I am a person who's been fortunate enough to be exposed to some very fine art in her lifetime. Museums, years of art history classes, and world traveling have worked together to shape the artist that I am today. However, I have to admit something sort of shocking. My biggest creative influences have come from TV.

I know...I know...many folks think TV is a fine-art wasteland. But the thrill I get when I see oddly creepy but beautiful vintage stop-motion animation sets me back on my heels. At this time of year when the Rankin/Bass classics such as Rudolph or the Year Without a Santa Claus seem to run on a loop in our home, you will find me looking at the screen very closely. Examining how every tree or character was made. As much as I love the Rankin/Bass films, what really captures my imagination is the older stuff. The stunning beauty of Suzy Snowflake or Hardrock, Coco, and Joe are a rich soil for my creative ideas.

It's no secret that I love classic films. But I don't think I've ever shared the fact that you can catch me pausing the TV on hand drawn title cards, and maybe even taking a photo so I can look at it again later! (I found this great resource recently.) I will even take photos of interesting props. Below is a photo I snapped while watching the silent film The Thief of Baghdad a couple months ago. I was swooning over the patterns in the background.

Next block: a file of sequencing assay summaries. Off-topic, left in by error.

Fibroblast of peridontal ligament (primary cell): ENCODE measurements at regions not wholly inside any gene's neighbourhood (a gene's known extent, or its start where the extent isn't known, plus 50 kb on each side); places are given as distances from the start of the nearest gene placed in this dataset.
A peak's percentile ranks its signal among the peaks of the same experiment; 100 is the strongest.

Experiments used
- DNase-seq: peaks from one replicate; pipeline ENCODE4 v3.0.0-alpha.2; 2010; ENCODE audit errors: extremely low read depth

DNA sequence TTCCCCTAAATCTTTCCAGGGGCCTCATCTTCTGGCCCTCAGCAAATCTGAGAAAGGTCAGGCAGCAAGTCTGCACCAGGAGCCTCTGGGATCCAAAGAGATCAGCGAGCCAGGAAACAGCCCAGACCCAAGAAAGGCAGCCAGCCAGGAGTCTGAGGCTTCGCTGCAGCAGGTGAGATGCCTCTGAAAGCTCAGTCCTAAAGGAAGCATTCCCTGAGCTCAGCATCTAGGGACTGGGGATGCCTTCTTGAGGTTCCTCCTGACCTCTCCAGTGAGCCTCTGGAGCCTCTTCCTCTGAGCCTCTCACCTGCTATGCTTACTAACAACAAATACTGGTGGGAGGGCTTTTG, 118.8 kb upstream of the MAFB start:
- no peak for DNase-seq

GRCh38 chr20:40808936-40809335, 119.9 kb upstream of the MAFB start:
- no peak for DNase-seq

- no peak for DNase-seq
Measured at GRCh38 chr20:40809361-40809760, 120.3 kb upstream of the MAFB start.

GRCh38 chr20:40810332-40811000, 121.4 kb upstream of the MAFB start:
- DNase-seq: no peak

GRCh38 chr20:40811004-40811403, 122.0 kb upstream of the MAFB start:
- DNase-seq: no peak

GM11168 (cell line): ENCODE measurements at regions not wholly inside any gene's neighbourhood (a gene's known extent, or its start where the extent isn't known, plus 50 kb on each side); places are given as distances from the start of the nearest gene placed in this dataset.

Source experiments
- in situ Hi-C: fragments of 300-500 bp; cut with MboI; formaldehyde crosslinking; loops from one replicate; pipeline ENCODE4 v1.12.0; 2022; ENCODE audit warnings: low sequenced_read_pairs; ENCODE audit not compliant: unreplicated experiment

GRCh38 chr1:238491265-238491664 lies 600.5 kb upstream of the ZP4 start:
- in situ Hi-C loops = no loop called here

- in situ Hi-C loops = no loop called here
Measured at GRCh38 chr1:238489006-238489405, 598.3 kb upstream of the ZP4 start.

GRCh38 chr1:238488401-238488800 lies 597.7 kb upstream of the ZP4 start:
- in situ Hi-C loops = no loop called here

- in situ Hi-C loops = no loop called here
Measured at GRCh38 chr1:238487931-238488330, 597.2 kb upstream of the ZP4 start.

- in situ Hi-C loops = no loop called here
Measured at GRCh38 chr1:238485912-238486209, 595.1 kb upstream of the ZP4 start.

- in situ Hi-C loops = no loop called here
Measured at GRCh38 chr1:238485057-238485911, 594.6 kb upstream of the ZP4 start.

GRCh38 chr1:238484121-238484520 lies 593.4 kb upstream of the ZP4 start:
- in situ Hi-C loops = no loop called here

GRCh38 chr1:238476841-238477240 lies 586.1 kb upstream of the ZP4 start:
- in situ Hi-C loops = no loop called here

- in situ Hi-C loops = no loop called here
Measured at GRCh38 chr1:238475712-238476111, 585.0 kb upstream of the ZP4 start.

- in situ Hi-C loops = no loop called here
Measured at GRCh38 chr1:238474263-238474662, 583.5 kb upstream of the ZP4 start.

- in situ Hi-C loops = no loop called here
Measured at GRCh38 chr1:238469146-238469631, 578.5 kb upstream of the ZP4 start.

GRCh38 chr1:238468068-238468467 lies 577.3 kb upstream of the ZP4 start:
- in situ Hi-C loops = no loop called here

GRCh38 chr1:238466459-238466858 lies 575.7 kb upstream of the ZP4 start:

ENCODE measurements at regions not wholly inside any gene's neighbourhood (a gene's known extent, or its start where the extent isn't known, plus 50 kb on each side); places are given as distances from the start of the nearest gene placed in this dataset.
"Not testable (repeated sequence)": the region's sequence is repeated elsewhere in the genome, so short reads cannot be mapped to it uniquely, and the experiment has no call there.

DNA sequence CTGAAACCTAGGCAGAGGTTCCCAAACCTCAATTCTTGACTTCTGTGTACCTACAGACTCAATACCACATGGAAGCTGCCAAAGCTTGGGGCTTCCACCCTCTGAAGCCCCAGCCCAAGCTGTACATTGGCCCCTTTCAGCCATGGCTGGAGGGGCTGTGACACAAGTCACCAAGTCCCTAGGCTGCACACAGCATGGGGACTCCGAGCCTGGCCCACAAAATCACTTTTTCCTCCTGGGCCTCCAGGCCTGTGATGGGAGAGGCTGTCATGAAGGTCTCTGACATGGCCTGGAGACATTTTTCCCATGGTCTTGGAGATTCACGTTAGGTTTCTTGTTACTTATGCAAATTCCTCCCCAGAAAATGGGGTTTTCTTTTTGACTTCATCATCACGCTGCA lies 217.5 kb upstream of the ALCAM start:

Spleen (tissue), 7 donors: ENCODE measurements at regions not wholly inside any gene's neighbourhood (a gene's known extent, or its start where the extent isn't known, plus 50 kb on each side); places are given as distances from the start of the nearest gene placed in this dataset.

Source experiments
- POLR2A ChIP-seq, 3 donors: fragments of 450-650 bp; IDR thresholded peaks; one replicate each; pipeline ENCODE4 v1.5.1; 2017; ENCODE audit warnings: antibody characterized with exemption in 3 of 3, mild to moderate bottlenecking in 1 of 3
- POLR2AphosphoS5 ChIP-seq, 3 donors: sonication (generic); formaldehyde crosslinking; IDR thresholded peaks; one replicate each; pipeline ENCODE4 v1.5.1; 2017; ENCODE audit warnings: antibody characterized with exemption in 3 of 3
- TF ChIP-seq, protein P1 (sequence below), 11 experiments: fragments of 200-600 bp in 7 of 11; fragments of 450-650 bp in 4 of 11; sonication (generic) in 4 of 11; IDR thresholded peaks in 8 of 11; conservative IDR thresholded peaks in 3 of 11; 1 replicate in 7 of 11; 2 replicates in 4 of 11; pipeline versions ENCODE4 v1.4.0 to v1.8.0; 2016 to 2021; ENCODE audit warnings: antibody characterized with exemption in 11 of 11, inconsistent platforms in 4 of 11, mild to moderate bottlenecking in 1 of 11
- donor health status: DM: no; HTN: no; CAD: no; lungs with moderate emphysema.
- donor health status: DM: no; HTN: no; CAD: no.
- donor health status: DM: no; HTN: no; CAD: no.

It's blurry...but I still look at it all the time.
When I was in college, I remember a teacher telling us about an article they read in Art in America that was analyzing the emerging artists of the late 80's color palettes against Hannah Barbara cartoons. Apparently what we watched as kids had an impact. This should not surprise us in the least. I actually remember watching Tom and Jerry as a small child and spending more time admiring the background art than the cat and mouse action. Somehow knowing in my gut they were special. Watch this...check out the amazing background art:

You know what all of these influences have in common? The human can see the hand in the work. I love that it's not highbrow fine-art hand...but rather art that is created for the people. (If that makes any sense?) Beautiful because of, rather than in spite of, it's flaws. This type of art has soul that computer-aided creations will never have. Sure, computerized fonts, animation, or color-pickers give you a faster and more perfect result. And yes, I do make my living creating at a computer. But it can never match the artistry of hand-done work.


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